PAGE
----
TRACEE: Bruce, thanks for joining us on Miss Demeanors today, particularly since I know you are deep into edits for your next book. I promise we’ll get to that later. First, the question that has been on my mind since we first met. As a homicide detective, your professional life was deeply rooted in murder. What made you decide to write about a closely related setting? BRUCE: I’m not sure this was a conscious decision on my part. I hadn’t written fiction for nearly thirty years when the writing bug bit again. One day I sat down and started banging away on my iPad and a crime novel began to spill out. It really was that simple. I guess John Byron was trying to get out into the world. TRACEE: Did you first conceive of your protagonist, or did the series evolve from a particular issue you wanted to confront? BRUCE: John was really my way of projecting many of the qualities, both good and bad, that I observed in the men and women I worked alongside throughout my career. I wanted my protagonist to be representative of what it is like to be a homicide detective while trying to hold together a personal life outside the job. As for the series, I had hoped to insert as much reality as I could into a murder/mystery series while still taking the reader on a thrill ride. TRACEE: Did you have a ‘line in the sand’ in your mind when you began writing the John Byron mysteries? Meaning subject matter either in the lives of the officers, or in terms of the crimes you would portray that you wouldn’t touch? BRUCE: Not really. I think my rule at the beginning was if I was comfortable writing it then the readers would be accepting of the subject matter. But as writers we tend to develop and reach for more. I think the longer a series runs the more risks in subject matter we are willing to take. My goal continues to be to write this series honestly without becoming preachy. I guess my only steadfast rule has been to avoid writing about actual cases. I figure if I wanted to do that I’d be writing true crime. And after nearly three decades on the job, I’ve had enough true crime. TRACEE: You’re known for using your know-how in creating characters, dialogue and the scenarios in your books. It seems to me that ‘civilians’ have a fixed view of some professions. When you write about police situations do you write with an eye and ear toward presenting reality of policing within a story or do you consciously or unconsciously adapt the reality of police work for a broader audience? BRUCE: I think we all tend to stereotype professions based on what we see representing them. My goal is to try and allow the reader a look behind the veil of policing. Police officers and detectives are real people. They work crazy hours and are expected to solve all of societies ills while remaining impartial and incorruptible. I want to show the struggles each character faces on a daily basis, and the feelings that they are forced to suppress, or confront. While I strive to give the reader a realistic portrayal of the stresses, horrors, and occasionally the humor of the job, I try and avoid writing scenes that are overly graphic. I’d rather set a situation up for the reader and let them imagine the rest. My goal is to pen novels that put the reader in the middle of the action, and keep them there. Striking the right balance for the broadest possible audience is always the hardest part. TRACEE: Before I ask about John Byron’s next case, I have to mention that you are also a very talented artist. I have a host of questions about this, but since we’re here today to talk about your books I’ll stick to how do you choose your subject matter? BRUCE: As for subject matter: My subject matter generally evolves from an idea. Having attended hundreds of death scenes I have a vast collection of memories from which to draw detail and feeling. Thinking about those scenes in combination with the “what if” ideas all authors use allows me to go almost anywhere with a story. In Among the Shadows the overarching theme of the story was Byron’s own past combined with a murder that might not be what it seems. I like the idea that both the reader and the protagonist might misdirect themselves by jumping to conclusions. In Beneath the Depths I wanted to explore the homicide investigator’s struggle when dealing with a victim who they despised. That idea that no life is worth less than another is sometimes a difficult thing for people to wrap their heads around. The thing detectives are forced to keep in mind when investigating the murder of a despicable person is that there is the possibility of somebody worse out there. The killer. TRACEE: Finally, and perhaps most importantly, what’s next for John Byron? BRUCE: I am currently finishing up revisions on Byron #3, tentatively titled Beyond the Truth. Without giving too much away, I can tell you that this case will test John like no other. His ongoing relationship with Diane Joyner will be tested, as will his faith. TRACEE: Thanks so much Bruce. Fans can link to more about you and the books below! Bio:Bruce Robert Coffin is the bestselling author of the Detective Byron Mysteries and former detective sergeant with more than twenty-seven years in law enforcement. At the time of his retirement, from the Portland, Maine police department, he supervised all homicide and violent crime investigations for Maine’s largest city. Following the terror attacks of September 11th, Bruce spent four years working counter-terrorism with the FBI, earning the Director’s Award, the highest honor a non-agent can receive.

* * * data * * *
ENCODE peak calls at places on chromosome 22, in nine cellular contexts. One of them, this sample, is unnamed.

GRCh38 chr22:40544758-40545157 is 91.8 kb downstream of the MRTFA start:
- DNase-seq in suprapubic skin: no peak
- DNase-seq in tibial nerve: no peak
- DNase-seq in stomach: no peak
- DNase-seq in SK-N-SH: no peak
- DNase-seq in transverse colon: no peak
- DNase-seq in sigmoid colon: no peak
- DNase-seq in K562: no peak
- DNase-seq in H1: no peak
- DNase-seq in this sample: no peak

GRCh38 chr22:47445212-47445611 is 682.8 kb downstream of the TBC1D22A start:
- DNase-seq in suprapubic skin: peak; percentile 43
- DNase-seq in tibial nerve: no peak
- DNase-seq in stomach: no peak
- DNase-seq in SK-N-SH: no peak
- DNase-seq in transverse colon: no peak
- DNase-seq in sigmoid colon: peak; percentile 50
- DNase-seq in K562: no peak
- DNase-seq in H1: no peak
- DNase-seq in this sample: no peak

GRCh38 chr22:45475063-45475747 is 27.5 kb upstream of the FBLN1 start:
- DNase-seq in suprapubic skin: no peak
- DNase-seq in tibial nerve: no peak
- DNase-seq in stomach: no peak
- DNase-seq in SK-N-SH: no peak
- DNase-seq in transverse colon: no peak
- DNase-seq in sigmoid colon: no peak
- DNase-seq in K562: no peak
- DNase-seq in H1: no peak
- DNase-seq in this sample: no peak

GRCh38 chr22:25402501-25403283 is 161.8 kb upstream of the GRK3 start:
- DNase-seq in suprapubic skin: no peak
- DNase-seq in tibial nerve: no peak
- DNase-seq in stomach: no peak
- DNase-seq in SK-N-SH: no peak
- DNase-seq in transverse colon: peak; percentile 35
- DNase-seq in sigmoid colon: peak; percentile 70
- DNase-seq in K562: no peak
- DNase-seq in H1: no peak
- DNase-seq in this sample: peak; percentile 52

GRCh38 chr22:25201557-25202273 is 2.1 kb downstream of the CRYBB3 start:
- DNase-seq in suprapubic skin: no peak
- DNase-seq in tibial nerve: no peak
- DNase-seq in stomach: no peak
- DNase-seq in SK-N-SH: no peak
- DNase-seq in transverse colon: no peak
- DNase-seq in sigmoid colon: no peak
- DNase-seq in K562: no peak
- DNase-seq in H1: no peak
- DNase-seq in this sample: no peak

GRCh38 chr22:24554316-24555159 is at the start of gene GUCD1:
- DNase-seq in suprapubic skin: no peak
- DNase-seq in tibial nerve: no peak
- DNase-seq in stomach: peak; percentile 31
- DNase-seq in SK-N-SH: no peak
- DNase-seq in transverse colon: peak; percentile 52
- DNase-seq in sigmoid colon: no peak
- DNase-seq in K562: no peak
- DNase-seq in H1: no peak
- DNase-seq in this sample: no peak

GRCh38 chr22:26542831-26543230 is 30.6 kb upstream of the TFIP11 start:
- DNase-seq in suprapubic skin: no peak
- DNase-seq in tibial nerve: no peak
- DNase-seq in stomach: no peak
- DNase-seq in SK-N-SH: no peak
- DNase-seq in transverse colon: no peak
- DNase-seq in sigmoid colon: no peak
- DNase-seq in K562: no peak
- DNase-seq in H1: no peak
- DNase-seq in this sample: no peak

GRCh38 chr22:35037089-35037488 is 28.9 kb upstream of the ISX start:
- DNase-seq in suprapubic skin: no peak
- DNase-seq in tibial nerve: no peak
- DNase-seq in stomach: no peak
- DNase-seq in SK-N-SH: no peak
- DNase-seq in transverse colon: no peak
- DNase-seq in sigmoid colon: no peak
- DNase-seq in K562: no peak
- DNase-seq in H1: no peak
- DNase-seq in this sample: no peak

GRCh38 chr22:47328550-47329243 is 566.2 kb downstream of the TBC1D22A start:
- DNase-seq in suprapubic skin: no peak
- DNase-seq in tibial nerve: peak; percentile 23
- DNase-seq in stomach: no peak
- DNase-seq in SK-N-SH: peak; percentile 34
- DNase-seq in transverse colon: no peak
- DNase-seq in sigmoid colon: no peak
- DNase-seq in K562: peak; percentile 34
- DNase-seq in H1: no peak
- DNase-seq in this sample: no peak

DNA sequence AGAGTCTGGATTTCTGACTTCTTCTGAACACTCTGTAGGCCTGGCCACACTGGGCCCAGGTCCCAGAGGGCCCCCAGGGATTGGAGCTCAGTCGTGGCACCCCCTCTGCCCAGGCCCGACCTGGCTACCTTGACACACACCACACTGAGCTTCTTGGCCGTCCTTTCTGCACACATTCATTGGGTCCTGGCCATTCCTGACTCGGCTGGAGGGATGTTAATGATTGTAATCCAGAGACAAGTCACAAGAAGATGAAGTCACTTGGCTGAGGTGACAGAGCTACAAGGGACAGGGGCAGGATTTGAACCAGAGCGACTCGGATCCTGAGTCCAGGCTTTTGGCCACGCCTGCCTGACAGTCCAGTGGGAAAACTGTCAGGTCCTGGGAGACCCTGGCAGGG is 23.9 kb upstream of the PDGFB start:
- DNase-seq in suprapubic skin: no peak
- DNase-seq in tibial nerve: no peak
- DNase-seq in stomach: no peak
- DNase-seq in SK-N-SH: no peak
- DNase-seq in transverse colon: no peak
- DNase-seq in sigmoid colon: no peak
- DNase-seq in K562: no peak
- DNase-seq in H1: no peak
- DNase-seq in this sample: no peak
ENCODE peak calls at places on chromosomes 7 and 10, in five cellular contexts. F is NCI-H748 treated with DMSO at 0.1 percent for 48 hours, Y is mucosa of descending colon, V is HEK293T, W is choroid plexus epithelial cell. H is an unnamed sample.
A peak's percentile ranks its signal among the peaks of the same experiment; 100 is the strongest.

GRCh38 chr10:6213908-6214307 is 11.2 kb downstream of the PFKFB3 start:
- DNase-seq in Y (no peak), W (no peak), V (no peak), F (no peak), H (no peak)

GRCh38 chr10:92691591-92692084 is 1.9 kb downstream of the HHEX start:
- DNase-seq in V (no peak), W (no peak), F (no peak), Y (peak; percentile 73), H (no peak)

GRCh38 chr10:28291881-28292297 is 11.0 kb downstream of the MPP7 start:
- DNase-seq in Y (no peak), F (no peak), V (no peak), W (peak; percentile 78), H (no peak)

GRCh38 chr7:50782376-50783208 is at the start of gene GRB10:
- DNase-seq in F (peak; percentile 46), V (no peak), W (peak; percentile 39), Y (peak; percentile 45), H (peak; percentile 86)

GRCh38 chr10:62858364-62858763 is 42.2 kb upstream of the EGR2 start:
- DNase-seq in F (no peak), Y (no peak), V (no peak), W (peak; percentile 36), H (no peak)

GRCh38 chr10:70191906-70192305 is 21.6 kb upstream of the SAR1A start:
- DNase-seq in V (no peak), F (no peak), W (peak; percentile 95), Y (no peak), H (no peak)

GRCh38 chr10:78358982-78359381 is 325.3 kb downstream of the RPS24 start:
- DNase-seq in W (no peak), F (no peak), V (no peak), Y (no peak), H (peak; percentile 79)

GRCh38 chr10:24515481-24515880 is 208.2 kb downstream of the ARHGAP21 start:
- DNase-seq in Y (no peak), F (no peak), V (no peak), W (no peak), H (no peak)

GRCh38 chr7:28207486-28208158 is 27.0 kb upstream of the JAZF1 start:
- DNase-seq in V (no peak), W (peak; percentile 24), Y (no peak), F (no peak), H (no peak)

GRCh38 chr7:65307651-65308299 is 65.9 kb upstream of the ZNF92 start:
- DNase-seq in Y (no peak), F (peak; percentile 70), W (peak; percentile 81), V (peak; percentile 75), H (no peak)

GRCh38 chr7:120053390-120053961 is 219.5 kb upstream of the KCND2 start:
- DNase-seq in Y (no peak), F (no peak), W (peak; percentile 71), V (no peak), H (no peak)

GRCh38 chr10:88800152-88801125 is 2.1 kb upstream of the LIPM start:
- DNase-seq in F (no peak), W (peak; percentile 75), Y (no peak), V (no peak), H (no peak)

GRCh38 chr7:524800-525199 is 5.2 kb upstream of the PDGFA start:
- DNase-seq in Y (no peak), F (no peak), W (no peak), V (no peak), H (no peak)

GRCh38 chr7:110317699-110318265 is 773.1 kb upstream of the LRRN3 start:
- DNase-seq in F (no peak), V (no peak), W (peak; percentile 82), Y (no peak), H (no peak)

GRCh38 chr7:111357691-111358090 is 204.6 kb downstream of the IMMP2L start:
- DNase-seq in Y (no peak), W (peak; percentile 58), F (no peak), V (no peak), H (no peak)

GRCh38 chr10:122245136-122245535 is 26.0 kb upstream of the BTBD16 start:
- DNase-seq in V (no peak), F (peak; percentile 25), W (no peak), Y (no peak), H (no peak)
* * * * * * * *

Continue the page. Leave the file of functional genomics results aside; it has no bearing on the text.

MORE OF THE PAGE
Among the Shadows and Beneath the Depths, the first two novels in the Detective John Byron mystery series, have been well-received by fans and critics alike.